State Owned Enterprises - Lower Threshold
The new law amends the 2014 position, providing that State-owned enterprises (SOEs) are now to be defined as enterprises comprising of a State shareholding of more than 50% charter capital or voting rights. 23 The 2014 law previously defined SOEs as those enterprises with 100% State owned charter capital. 24
This will have the effect of increasing the number of SOEs significantly. While this may serve a policy position of enhancing State control over use of State capital, it may have an adverse impact, especially when considering the drive to speed up the equitization process in general. SOEs are, in general, subject to stringent rules on audit, fund raising, and procurement, and such rules may serve to dampen the interest of potential strategic minority investors.
Enterprises are now free to utilise both physical seals and digital signatures when executing company documentation. Consistent with the current Law on Electronic Transactions,25 digital signatures will be given the same legal weight with that of traditional physical seals. This is particularly relevant due to the current Covid-19 situation, introducing timely flexibility and practicality into corporate administrative practice. 26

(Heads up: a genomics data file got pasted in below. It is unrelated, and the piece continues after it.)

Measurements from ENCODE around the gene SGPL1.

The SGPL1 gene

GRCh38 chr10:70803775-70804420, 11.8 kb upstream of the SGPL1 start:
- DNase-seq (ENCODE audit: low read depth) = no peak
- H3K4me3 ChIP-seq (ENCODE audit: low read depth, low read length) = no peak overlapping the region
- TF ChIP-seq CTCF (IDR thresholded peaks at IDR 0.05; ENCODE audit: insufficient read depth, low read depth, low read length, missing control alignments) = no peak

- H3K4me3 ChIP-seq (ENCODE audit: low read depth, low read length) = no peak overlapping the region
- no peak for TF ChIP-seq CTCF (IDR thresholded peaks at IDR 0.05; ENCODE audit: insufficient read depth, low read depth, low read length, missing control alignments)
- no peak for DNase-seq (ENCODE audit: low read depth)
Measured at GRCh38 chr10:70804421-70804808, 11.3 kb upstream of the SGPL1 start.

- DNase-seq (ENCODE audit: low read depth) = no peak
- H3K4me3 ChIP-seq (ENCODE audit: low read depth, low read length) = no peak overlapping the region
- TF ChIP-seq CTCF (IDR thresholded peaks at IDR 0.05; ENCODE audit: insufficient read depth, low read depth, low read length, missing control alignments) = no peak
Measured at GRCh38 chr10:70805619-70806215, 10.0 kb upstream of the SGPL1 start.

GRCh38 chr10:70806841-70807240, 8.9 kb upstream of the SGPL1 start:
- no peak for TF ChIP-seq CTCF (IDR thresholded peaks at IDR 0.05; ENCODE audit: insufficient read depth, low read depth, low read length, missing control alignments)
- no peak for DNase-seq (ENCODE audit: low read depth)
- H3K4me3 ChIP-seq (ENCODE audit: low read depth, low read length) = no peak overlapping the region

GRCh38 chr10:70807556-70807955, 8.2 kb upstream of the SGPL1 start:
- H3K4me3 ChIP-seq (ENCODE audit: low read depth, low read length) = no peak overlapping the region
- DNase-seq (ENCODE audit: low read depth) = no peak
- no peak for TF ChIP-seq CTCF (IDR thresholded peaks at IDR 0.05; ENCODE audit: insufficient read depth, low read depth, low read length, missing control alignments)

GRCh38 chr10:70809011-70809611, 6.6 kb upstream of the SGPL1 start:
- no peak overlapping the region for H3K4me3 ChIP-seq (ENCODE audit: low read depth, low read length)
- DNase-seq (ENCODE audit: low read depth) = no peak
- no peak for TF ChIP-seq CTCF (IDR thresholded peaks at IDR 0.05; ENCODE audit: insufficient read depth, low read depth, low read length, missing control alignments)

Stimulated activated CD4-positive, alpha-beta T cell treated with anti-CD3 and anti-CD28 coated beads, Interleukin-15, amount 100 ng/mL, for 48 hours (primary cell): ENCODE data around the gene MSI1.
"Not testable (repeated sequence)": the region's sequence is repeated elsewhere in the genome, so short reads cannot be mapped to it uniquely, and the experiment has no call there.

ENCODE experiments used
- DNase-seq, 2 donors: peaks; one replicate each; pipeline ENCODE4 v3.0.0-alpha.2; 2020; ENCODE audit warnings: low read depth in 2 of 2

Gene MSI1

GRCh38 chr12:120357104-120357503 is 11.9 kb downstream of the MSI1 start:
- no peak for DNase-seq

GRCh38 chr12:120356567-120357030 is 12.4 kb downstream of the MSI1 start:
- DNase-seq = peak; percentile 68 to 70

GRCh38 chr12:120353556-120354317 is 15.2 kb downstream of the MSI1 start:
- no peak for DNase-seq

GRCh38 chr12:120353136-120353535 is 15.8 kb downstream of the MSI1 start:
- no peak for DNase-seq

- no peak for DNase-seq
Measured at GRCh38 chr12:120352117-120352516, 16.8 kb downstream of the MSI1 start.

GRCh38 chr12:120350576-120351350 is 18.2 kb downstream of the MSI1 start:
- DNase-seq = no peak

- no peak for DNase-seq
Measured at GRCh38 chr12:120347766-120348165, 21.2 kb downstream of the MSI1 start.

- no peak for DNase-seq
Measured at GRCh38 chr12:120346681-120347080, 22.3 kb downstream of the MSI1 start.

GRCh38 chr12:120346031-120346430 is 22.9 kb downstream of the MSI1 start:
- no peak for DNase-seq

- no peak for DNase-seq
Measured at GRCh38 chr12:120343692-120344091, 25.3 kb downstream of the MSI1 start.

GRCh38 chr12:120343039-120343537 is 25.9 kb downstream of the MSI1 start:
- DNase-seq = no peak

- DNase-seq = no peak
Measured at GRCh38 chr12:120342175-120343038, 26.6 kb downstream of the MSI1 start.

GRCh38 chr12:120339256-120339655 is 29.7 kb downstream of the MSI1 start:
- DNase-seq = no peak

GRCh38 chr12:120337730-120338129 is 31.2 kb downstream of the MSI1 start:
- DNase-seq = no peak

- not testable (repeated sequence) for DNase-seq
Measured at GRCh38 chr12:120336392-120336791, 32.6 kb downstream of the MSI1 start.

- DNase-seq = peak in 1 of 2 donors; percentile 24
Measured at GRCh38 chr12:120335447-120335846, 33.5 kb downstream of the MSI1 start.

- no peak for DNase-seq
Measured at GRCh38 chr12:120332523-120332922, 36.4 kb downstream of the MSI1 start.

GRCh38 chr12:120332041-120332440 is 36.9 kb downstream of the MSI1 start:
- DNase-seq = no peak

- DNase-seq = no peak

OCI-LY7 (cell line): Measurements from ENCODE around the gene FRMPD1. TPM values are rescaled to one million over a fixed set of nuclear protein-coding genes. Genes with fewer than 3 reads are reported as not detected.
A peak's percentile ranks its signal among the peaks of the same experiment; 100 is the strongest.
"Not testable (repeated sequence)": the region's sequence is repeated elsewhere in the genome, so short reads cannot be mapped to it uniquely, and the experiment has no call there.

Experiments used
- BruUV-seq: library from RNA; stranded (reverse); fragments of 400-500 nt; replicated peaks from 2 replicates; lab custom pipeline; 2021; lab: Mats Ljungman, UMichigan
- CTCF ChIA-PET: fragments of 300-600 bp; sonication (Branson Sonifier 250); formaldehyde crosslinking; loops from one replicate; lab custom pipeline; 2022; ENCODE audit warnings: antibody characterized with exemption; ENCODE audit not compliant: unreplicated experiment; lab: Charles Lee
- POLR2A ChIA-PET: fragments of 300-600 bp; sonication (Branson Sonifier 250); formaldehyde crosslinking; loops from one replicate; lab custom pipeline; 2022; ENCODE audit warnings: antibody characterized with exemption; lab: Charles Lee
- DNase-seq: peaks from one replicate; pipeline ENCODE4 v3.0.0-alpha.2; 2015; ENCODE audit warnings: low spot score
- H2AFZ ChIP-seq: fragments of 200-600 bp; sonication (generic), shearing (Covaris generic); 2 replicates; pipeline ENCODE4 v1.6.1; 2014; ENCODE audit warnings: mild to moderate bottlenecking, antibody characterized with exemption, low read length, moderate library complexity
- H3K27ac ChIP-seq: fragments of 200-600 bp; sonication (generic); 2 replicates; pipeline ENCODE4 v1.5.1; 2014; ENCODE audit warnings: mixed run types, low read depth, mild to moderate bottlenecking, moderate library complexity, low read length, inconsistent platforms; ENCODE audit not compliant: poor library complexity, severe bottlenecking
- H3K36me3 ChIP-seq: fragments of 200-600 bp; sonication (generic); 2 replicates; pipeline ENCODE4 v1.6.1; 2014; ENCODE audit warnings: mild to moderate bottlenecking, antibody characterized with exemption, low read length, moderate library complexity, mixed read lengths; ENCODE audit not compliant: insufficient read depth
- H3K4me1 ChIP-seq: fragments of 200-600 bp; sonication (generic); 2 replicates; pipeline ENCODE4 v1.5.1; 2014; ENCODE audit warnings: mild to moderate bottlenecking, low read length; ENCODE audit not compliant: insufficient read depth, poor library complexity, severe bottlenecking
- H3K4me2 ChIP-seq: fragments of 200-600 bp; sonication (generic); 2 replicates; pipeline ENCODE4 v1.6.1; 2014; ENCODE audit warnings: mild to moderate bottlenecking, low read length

Board of Management - Rights and Obligations
The rights, duties, and liabilities of members of the board of management of joint stock companies remain largely unchanged under the new law, albeit with the following technical amendments.
Firstly, a shareholder holding as little as 1% has standing to commence legal proceedings against a director or member of a board of management who is in breach of their duties, regardless of how long the shareholder has held their shares (previously minimum 6 month holding requirement under the 2014 law).27
Secondly, where the board of management passes a resolution contrary to law or the charter of the company, a single shareholder now has the right to commence legal proceedings and request that the resolution be suspended or rescinded,28 again with no minimum holding requirement (previously 1 year under the 2014 law). 29 This will importantly empower incoming shareholders who would otherwise have limited formal legal recourse against unlawful board action.
Thirdly, a board appointed independent director can now only serve for two consecutive terms. 30 There was previously no limit under the 2014 law. 31 This amendment will ensure that appointed independent directors are better able to meet their corporate governance objectives, bringing greater transparency and impartial oversight to the management of joint stock companies in Vietnam.